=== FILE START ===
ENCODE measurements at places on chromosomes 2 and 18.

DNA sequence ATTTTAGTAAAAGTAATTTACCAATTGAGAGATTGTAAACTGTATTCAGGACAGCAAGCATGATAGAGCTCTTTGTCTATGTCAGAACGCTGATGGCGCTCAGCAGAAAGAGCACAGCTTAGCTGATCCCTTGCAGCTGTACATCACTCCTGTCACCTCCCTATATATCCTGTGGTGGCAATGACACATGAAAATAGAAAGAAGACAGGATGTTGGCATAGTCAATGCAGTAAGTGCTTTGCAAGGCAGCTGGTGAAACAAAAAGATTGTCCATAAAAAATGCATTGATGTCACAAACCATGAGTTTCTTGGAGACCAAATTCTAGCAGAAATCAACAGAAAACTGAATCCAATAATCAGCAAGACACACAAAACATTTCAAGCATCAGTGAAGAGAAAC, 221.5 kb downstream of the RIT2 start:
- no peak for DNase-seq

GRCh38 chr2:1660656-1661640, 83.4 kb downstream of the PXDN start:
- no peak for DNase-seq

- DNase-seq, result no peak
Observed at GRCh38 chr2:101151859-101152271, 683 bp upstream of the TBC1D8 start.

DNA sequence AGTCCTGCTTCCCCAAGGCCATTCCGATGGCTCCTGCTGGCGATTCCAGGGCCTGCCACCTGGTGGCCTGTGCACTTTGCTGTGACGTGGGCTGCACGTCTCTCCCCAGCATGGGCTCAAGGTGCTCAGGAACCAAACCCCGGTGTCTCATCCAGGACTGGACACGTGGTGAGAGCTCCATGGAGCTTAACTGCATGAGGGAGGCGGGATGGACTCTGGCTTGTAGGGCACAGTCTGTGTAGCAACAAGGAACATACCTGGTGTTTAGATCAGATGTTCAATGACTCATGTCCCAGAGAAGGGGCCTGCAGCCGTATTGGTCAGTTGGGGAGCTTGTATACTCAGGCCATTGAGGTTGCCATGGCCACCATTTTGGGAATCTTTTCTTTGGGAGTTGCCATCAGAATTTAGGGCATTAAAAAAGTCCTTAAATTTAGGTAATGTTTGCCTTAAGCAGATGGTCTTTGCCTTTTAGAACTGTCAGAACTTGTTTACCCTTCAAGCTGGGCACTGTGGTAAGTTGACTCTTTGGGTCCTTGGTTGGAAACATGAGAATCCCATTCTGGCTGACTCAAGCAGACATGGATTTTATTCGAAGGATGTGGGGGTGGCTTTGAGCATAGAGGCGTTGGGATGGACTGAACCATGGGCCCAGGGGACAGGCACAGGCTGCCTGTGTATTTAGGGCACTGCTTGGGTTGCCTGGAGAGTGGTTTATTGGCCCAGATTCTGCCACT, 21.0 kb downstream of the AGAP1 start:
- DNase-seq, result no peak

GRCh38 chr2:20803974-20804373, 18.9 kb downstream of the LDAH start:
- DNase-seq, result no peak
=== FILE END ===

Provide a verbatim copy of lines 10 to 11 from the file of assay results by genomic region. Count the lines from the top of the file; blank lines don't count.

GRCh38 chr2:20803974-20804373, 18.9 kb downstream of the LDAH start:
- DNase-seq, result no peak